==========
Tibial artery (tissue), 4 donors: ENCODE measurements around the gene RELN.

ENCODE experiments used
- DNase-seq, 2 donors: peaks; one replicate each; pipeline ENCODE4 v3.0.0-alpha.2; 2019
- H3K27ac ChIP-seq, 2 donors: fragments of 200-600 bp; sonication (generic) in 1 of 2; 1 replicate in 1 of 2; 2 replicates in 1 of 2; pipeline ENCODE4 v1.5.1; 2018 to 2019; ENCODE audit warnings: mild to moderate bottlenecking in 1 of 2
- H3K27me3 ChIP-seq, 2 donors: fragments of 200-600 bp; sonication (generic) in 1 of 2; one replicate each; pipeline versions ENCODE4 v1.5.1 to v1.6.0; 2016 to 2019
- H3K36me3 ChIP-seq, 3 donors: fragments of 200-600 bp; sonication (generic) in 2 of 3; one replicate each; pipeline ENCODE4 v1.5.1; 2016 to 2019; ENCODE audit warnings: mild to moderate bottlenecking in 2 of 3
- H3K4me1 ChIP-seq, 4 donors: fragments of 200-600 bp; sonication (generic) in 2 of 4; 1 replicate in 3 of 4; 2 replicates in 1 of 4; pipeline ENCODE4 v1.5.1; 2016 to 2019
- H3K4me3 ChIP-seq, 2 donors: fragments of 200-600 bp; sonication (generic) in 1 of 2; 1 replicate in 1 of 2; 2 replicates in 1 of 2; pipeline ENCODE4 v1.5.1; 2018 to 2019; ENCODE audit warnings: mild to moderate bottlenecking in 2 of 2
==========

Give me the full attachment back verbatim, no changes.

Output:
Tibial artery (tissue), 4 donors: ENCODE measurements around the gene RELN.

ENCODE experiments used
- DNase-seq, 2 donors: peaks; one replicate each; pipeline ENCODE4 v3.0.0-alpha.2; 2019
- H3K27ac ChIP-seq, 2 donors: fragments of 200-600 bp; sonication (generic) in 1 of 2; 1 replicate in 1 of 2; 2 replicates in 1 of 2; pipeline ENCODE4 v1.5.1; 2018 to 2019; ENCODE audit warnings: mild to moderate bottlenecking in 1 of 2
- H3K27me3 ChIP-seq, 2 donors: fragments of 200-600 bp; sonication (generic) in 1 of 2; one replicate each; pipeline versions ENCODE4 v1.5.1 to v1.6.0; 2016 to 2019
- H3K36me3 ChIP-seq, 3 donors: fragments of 200-600 bp; sonication (generic) in 2 of 3; one replicate each; pipeline ENCODE4 v1.5.1; 2016 to 2019; ENCODE audit warnings: mild to moderate bottlenecking in 2 of 3
- H3K4me1 ChIP-seq, 4 donors: fragments of 200-600 bp; sonication (generic) in 2 of 4; 1 replicate in 3 of 4; 2 replicates in 1 of 4; pipeline ENCODE4 v1.5.1; 2016 to 2019
- H3K4me3 ChIP-seq, 2 donors: fragments of 200-600 bp; sonication (generic) in 1 of 2; 1 replicate in 1 of 2; 2 replicates in 1 of 2; pipeline ENCODE4 v1.5.1; 2018 to 2019; ENCODE audit warnings: mild to moderate bottlenecking in 2 of 2